David
I find this requirement to be futile. Unless you never take your boat to areas where discharge is permitted, then whatever you do to "secure" overboard discharge has to be easily reversible. I move between the SF Bay and coastal waters greater than 3 miles offshore. I want to be able to discharge overboard when I'm outside the limits. If I can easily "enable" overboard discharge under those circumstances then I can just as easily do it in a restricted area.

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Old 01-11-2016, 05:21 PM   #6
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Pretty light response to this. Is this one of those taboo subjects know one wants to know the answer to? Don't ask don't tell.
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Old 01-11-2016, 05:59 PM   #7
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NO Discharge Zones NDZ

Quote:
Originally Posted by djmarchand View Post

3. Zero discharge zones- These are set up by the EPA and maybe local authorities to protect sensitive areas. For example I believe that the entire Chesapeake is zero discharge. In these areas no sewage can be discharged but all grey water can be discharged.

David
Its not the entire Chesapeake, just Herring bay.

Maryland State Prohibition on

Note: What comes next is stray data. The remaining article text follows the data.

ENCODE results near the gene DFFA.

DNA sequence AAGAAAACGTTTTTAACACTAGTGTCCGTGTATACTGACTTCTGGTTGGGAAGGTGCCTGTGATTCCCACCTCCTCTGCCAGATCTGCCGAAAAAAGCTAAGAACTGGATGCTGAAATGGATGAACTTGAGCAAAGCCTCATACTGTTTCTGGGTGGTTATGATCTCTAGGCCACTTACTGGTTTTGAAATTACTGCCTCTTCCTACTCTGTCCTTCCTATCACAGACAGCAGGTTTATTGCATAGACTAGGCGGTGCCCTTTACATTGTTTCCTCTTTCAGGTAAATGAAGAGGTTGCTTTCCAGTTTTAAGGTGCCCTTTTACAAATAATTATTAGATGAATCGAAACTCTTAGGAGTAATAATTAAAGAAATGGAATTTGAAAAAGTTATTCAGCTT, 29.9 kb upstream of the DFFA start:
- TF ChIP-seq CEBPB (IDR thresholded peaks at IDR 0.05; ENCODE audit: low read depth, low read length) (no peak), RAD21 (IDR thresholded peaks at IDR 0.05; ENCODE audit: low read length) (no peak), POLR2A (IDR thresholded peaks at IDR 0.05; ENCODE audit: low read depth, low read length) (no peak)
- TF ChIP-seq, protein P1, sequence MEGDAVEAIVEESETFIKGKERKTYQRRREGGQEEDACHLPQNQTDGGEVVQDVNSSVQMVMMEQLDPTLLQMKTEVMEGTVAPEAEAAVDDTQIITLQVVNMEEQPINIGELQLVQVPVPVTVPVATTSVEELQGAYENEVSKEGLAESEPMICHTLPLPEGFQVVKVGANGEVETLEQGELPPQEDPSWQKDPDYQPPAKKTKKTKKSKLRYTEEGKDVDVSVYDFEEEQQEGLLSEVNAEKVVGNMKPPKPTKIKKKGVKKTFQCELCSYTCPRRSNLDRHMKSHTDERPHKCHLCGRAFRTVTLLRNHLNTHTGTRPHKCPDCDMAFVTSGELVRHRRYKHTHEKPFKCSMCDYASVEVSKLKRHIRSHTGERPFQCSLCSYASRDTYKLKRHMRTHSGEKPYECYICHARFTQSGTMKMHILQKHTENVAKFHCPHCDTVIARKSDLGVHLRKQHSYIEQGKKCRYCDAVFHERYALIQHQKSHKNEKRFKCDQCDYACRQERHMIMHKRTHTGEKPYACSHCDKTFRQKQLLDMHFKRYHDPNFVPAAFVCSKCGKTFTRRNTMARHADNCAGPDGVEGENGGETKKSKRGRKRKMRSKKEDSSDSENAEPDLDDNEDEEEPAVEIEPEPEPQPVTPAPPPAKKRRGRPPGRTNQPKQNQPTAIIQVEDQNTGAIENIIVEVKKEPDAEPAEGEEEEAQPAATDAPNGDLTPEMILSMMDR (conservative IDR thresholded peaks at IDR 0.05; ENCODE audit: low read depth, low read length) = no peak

Discharges of Vessel Sewage; Final
Affirmative Determination
AGENCY
:
Environmental Protection
Agency (EPA).

ACTION
:
Notice.

SUMMARY
:
Notice is hereby given that
the Regional Administrator,
Environmental Protection Agency (EPA)
Region III has affirmatively determined,
pursuant to section 312(f) of Public Law
92
500, as amended by Public Law 95

217 and Public Law 100
4 (the Clean
Water Act), that adequate facilities for
the safe and sanitary removal and
treatment of sewage from all vessels are
reasonably available for the navigable
waters of Herring Bay, Anne Arundel
County, and the northern Coastal Bays
(Ocean City Inlet, Ocean City
commercial fish harbor (Swordfish
Basin), Isle of Wight Bay and
Assawoman Bay), Worcester County,
Maryland. Maryland will completely
prohibit the discharge of sewage,
whether treated or not, from any vessel
in Herring Bay and in the northern

Coastal Bays.
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Old 01-11-2016, 06:00 PM   #8
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Just find out what government agentcy in your area is responsible it enforce the local discharge regulations and ask them.

Based on what you posted I'd say you can discharge grey water over board. Which is they way it is in the vast majority of US waters.
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Old 01-11-2016, 06:11 PM   #9
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Thanks David
The zero discharge seems to mean nothing can go over. I'm certainly for protecting are waters and would never discharge sewage over, but as long as you use a good biodegradable soap what's the harm?
I did not say that at all. You can dump grey water overboard at every zero discharge zone.


But as others have noted, fresh water is different and local jurisdiction may prohibit anything going overboard in them.

David
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Old 01-11-2016, 07:17 PM   #10
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Russ, there is no problem with discharging grey water overboard in Bremerton or anywhere that I am aware of in the PNW.
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Old 01-11-2016, 08:45 PM   #11
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Thanks drb1025 That's what thought, but you know they make it sound so vague.